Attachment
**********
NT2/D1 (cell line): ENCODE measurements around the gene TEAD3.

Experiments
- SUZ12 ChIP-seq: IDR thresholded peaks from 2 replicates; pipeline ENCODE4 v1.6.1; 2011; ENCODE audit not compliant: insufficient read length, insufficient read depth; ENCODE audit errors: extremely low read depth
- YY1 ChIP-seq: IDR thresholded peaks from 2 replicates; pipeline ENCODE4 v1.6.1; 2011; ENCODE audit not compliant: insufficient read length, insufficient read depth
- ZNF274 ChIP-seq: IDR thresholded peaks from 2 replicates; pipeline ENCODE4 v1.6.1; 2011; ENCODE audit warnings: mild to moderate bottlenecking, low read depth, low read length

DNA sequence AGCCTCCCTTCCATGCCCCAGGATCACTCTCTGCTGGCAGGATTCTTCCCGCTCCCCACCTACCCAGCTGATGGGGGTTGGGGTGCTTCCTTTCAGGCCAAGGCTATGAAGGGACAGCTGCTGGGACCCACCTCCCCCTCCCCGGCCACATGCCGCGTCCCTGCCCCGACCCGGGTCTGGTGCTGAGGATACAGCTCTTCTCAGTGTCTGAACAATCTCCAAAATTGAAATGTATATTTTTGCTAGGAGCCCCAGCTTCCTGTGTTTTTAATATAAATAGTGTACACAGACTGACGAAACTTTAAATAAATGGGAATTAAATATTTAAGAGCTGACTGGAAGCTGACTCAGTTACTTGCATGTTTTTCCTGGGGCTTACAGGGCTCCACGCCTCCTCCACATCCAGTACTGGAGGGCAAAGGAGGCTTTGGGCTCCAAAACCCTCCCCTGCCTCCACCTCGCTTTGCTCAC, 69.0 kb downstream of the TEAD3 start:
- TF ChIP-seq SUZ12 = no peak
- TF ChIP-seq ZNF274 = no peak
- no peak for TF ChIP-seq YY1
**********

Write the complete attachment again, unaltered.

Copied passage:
NT2/D1 (cell line): ENCODE measurements around the gene TEAD3.

Experiments
- SUZ12 ChIP-seq: IDR thresholded peaks from 2 replicates; pipeline ENCODE4 v1.6.1; 2011; ENCODE audit not compliant: insufficient read length, insufficient read depth; ENCODE audit errors: extremely low read depth
- YY1 ChIP-seq: IDR thresholded peaks from 2 replicates; pipeline ENCODE4 v1.6.1; 2011; ENCODE audit not compliant: insufficient read length, insufficient read depth
- ZNF274 ChIP-seq: IDR thresholded peaks from 2 replicates; pipeline ENCODE4 v1.6.1; 2011; ENCODE audit warnings: mild to moderate bottlenecking, low read depth, low read length

DNA sequence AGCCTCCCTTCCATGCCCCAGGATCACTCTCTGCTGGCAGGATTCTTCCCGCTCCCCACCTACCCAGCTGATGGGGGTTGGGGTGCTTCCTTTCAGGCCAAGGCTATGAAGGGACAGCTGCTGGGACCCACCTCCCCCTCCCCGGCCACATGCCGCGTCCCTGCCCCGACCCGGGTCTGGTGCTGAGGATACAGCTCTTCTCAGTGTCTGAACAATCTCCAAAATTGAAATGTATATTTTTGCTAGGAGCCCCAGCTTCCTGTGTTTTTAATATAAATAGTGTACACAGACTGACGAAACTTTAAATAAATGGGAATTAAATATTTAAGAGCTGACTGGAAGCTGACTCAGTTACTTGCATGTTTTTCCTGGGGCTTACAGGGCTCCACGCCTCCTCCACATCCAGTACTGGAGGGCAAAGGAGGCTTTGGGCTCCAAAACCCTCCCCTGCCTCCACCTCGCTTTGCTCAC, 69.0 kb downstream of the TEAD3 start:
- TF ChIP-seq SUZ12 = no peak
- TF ChIP-seq ZNF274 = no peak
- no peak for TF ChIP-seq YY1